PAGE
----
Unplug me from fallacious arguments about race

Sometimes I wish I could unplug myself from South Africa. Participating actively in public discourse opens us up to a lack of generosity, dangerously low levels of empathy, dishonesty and headache-inducing, unnecessarily bad arguments, including endless popular fallacies.

None of us is immune to being both victims and perpetrators of these tendencies and it makes it hard to know whether we are making progress in discussions on exceptionally difficult issues such as racism and sexism.

Debate is so sullied by a refusal to self-examine and to consider the viewpoints of others that it often appears as if we are mostly expressing our feelings and stating our convictions rather than conversing productively with those who disagree with us.

Discussions, most recently, about racism — or rather the latest instantiation of racism — provide plenty of examples of these unproductive tendencies. I want to unravel two such examples from different sides of the ideological divide.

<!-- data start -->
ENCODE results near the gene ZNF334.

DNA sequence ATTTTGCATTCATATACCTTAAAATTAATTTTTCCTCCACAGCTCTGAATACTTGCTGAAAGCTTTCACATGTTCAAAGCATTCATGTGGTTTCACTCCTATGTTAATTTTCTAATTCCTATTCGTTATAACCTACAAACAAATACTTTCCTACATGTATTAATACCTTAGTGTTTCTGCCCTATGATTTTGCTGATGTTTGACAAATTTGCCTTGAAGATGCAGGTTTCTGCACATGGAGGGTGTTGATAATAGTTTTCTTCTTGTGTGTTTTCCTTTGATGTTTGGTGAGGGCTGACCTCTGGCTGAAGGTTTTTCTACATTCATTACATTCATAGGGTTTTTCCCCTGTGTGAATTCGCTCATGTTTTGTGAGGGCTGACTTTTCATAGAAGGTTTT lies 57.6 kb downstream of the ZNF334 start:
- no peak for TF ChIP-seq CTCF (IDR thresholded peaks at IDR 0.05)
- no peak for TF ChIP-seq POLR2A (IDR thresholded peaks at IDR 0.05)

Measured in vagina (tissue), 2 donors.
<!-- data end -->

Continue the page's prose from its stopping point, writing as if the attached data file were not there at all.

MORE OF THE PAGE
Bad Argument #1: ‘You’re an Uncle Tom’

First, there is a tendency among us black people to fight to be labelled the most radical, a case of blacker than thou, woker than thou. For some people, how black you truly are depends on what views you hold on contentious issues in the race debate.

Furthermore, for some people, how deeply you are committed to eradicating anti-black racism depends wholly on whether you agree with them on a contentious issue. You are labelled a sell-out, a puppet of white people, an Uncle Tom, if, say, you hold the view that black people are capable of racism.

If you believe that incarcerating Vicki Momberg for racist speech is not an effective response to racism then you can be dismissed as “not being woke” and not seriously committed to eradicating white supremacy.

Note that I have said nothing here — deliberately — about whether there is anything compelling about the views that blacks can be racist or that sentencing racists to jail for racist language is a bad idea.